The current requirement also seems like to figure the data type on each and every value in order to determine the format the data need to be presented (e.g. numeric or character, or date??). It would make the task slightly less complicated, if the selected values could always be presented as character values (leading to implicit conversion in some cases and maybe to incorrect data in others, especially if DATE/DATETIME data type are involved)...




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Post #1502884
Posted Tuesday, October 8, 2013 6:07 PM


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rs80 (10/8/2013)
Guess my question wasn't clear?


I'm not clear on it. So far you've given us your control table. If you could give us that but instead as DDL and consumable sample data, it would be a start. Example:

DECLARE @Control TABLE
(
TableName VARCHAR(20)
,ColumnName VARCHAR(20)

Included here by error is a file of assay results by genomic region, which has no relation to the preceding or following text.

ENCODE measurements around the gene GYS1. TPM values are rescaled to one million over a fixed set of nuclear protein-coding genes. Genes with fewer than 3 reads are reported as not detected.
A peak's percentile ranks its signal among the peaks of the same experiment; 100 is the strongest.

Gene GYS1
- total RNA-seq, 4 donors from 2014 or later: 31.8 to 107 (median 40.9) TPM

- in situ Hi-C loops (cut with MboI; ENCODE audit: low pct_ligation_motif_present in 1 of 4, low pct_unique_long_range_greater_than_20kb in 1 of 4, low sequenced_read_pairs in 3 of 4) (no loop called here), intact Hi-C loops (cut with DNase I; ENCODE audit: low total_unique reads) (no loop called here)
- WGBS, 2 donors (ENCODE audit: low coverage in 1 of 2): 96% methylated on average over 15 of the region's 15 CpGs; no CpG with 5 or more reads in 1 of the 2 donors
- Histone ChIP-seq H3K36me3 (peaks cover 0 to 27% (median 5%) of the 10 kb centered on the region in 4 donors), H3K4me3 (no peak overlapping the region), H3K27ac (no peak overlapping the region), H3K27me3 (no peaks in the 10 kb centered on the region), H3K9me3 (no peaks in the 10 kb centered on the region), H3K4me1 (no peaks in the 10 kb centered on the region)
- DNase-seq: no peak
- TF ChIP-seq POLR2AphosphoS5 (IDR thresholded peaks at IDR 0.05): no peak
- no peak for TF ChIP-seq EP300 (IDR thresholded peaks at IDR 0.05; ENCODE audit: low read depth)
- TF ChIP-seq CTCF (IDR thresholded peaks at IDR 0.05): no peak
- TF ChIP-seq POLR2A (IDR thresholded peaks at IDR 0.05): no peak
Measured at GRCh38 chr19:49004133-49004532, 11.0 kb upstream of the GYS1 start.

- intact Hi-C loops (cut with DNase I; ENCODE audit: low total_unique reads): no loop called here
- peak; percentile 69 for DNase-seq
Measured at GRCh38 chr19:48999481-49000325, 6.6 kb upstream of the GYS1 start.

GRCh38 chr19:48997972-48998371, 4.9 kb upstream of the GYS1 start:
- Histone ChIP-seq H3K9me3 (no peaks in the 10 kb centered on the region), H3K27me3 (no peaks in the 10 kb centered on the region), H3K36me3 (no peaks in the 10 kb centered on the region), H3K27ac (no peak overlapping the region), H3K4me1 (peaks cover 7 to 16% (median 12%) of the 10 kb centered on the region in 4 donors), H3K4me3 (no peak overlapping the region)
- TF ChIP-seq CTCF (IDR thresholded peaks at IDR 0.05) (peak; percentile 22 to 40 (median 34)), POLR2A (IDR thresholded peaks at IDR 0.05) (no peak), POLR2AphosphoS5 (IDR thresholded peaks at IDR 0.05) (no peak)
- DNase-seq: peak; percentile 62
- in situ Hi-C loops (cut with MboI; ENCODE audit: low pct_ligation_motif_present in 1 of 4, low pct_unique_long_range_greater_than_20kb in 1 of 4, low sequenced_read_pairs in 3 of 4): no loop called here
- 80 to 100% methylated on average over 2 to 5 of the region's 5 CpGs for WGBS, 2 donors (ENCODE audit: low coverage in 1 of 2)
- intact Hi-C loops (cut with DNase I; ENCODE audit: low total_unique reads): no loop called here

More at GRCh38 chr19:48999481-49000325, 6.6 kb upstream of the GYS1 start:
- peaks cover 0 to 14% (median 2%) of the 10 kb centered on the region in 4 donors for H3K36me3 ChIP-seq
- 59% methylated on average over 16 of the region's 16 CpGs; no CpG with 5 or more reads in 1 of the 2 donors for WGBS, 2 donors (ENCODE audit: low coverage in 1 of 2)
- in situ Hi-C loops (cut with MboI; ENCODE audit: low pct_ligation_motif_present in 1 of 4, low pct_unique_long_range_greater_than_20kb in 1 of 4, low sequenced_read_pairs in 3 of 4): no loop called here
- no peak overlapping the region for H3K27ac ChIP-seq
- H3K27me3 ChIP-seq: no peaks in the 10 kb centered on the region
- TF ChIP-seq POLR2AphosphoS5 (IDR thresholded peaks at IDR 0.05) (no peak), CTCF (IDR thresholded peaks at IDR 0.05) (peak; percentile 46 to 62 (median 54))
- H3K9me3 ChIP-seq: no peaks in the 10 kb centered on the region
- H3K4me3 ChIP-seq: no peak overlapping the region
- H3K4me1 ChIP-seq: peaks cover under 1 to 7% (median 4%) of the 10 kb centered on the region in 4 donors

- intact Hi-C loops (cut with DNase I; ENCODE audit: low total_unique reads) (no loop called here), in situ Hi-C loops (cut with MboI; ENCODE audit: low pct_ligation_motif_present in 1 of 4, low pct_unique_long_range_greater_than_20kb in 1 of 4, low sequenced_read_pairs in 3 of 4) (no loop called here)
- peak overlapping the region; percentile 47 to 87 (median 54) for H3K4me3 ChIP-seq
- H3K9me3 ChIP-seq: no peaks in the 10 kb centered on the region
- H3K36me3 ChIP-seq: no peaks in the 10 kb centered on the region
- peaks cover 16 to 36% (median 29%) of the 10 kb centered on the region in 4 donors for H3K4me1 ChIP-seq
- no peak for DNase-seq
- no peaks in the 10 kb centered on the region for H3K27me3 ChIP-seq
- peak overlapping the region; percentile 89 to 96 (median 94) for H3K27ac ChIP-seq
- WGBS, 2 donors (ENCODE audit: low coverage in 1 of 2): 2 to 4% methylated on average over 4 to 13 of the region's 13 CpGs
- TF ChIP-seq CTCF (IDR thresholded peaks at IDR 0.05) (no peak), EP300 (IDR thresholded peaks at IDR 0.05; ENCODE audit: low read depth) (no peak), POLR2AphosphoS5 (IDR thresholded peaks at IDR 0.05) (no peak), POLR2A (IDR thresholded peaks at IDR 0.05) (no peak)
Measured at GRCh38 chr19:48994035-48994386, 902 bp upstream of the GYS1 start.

,ColumnValue VARCHAR(100)
,IncludeExclude VARCHAR(10)
);

INSERT INTO @Control
SELECT 'tblProduct','ProductID','1','Exclude'
UNION ALL SELECT 'tblProduct','ProductID','2','Exclude'
UNION ALL SELECT 'tblProduct','ProductName','Keyboard','Include'
UNION ALL SELECT 'tblProduct','ProductName','Mouse','Include'
UNION ALL SELECT 'tblOrder','OrderID','1','Exclude'
UNION ALL SELECT 'tblOrder','OrderID','2','Exclude'
UNION ALL SELECT 'tblOrder','OrderName','PackageA','Exclude'
UNION ALL SELECT 'tblOrder','OrderName','PackageB','Exclude'

SELECT * FROM @Control


Now you also should provide the DDL for tbProducts and tbOrders, along with some consumable sample data.

Finally, we need to see what your expected results are.

You probably don't need a CURSOR. You may need Dynamic SQL although that's not for certain.



My mantra: No loops! No CURSORs! No RBAR! Hoo-uh!

My thought question: Have you ever been told that your query runs too fast?

My advice:
INDEXing a poor-performing query is like putting sugar on cat food. Yeah, it probably tastes better but are you sure you want to eat it?
The path of least resistance can be a slippery slope. Take care that fixing your fixes of fixes doesn't snowball and end up costing you more than fixing the root cause would have in the first place.


Need to UNPIVOT? Why not CROSS APPLY VALUES instead?
Since random numbers are too important to be left to chance, let's generate some!
Learn to understand recursive CTEs by example.
Splitting strings based on patterns can be fast!
Post #1502888